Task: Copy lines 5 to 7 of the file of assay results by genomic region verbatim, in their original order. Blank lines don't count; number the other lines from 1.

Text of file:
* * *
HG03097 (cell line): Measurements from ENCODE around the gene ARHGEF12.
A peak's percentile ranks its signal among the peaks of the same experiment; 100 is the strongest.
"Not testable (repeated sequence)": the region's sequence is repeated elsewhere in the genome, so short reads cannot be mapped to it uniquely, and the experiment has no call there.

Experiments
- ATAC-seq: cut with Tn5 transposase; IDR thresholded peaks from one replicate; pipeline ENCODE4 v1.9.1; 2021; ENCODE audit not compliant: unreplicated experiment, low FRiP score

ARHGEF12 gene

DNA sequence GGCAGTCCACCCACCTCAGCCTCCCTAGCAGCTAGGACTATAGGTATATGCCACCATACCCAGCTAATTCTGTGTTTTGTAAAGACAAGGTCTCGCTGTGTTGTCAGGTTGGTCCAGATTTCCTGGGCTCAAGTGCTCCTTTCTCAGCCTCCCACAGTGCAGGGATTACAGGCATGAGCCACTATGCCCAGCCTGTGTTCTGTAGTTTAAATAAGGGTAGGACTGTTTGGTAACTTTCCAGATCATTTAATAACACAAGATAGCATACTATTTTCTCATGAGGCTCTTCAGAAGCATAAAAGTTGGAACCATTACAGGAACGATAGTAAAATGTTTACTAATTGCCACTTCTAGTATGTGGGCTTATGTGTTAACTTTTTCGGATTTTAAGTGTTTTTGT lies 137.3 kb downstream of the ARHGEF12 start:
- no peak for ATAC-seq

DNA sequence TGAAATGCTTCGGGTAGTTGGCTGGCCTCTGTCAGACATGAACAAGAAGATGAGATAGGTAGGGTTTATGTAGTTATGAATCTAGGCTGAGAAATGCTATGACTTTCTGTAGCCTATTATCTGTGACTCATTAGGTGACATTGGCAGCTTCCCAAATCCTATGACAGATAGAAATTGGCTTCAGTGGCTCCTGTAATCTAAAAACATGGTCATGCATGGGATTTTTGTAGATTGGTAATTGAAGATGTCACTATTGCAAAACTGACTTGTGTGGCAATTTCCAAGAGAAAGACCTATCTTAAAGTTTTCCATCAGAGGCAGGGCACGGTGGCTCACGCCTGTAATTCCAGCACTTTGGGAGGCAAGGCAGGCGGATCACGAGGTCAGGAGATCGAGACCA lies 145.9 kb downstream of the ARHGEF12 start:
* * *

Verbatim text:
- ATAC-seq: cut with Tn5 transposase; IDR thresholded peaks from one replicate; pipeline ENCODE4 v1.9.1; 2021; ENCODE audit not compliant: unreplicated experiment, low FRiP score

ARHGEF12 gene

DNA sequence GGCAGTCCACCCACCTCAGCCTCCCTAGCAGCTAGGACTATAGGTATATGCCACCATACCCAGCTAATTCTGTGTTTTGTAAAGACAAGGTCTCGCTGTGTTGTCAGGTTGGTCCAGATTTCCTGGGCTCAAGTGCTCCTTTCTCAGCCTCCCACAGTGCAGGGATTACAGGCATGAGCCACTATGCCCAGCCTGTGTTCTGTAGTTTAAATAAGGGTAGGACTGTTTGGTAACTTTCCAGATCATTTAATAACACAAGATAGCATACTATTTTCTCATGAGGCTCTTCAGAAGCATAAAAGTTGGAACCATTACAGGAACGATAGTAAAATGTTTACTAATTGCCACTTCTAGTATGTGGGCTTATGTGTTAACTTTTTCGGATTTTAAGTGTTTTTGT lies 137.3 kb downstream of the ARHGEF12 start: